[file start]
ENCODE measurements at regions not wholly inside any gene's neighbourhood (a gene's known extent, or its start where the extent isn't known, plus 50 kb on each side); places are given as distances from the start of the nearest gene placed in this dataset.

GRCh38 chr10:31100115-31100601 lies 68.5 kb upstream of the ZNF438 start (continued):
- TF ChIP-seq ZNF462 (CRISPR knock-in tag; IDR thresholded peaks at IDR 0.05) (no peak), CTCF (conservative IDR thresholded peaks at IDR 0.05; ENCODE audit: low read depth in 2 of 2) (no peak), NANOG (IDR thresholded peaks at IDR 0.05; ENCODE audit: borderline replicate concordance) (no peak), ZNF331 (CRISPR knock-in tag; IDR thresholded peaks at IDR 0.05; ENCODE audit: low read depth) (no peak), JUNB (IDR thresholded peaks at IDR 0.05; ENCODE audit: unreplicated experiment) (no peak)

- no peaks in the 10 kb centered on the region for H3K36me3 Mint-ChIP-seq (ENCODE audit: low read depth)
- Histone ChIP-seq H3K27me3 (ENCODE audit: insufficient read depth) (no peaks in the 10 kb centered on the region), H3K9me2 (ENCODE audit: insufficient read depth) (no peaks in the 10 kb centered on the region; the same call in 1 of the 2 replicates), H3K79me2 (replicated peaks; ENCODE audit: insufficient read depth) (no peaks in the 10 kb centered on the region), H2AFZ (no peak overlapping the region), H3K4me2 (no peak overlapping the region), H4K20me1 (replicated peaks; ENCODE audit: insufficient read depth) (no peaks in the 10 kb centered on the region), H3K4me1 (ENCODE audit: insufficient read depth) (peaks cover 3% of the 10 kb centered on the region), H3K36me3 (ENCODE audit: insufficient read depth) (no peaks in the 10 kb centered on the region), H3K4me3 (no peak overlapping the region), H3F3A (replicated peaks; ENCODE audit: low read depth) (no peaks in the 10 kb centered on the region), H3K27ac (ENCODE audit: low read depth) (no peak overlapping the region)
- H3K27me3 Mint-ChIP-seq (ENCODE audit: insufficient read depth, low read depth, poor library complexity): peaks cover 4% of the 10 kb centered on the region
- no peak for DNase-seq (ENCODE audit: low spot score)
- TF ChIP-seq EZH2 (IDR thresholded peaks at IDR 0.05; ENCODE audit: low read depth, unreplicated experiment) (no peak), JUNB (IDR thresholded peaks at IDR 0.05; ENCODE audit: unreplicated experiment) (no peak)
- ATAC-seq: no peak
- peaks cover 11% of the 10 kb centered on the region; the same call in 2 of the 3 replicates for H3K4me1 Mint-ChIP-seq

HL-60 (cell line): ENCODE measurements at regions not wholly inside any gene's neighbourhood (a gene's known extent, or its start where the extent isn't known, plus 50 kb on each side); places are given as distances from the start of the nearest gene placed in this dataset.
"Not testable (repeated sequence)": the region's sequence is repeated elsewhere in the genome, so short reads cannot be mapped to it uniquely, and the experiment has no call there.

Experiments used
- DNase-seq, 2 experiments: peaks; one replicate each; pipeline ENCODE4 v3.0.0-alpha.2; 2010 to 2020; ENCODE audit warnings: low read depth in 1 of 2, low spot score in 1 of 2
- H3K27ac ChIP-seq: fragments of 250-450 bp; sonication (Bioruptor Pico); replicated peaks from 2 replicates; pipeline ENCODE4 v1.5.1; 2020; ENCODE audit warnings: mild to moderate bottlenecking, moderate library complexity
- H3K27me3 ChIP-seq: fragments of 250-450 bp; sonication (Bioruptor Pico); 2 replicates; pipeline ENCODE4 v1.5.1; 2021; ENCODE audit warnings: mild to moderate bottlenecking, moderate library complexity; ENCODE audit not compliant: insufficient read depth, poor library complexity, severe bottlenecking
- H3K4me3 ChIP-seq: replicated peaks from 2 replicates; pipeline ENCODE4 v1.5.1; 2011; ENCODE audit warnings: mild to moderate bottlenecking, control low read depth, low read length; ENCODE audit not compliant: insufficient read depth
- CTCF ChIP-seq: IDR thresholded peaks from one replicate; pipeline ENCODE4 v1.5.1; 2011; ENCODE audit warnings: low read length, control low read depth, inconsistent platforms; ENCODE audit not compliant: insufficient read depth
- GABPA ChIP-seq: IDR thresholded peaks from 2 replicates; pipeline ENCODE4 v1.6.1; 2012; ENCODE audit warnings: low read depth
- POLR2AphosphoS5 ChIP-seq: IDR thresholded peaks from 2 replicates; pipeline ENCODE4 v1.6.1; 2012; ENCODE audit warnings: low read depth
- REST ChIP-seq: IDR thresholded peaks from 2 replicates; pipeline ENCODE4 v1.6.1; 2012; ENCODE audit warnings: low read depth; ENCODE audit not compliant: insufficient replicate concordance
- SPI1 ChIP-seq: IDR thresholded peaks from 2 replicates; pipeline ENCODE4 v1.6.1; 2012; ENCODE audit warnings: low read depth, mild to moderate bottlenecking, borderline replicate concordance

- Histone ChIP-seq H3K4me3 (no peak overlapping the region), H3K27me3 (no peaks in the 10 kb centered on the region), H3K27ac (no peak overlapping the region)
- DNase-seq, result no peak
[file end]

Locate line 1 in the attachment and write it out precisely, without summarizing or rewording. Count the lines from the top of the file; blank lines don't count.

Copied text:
ENCODE measurements at regions not wholly inside any gene's neighbourhood (a gene's known extent, or its start where the extent isn't known, plus 50 kb on each side); places are given as distances from the start of the nearest gene placed in this dataset.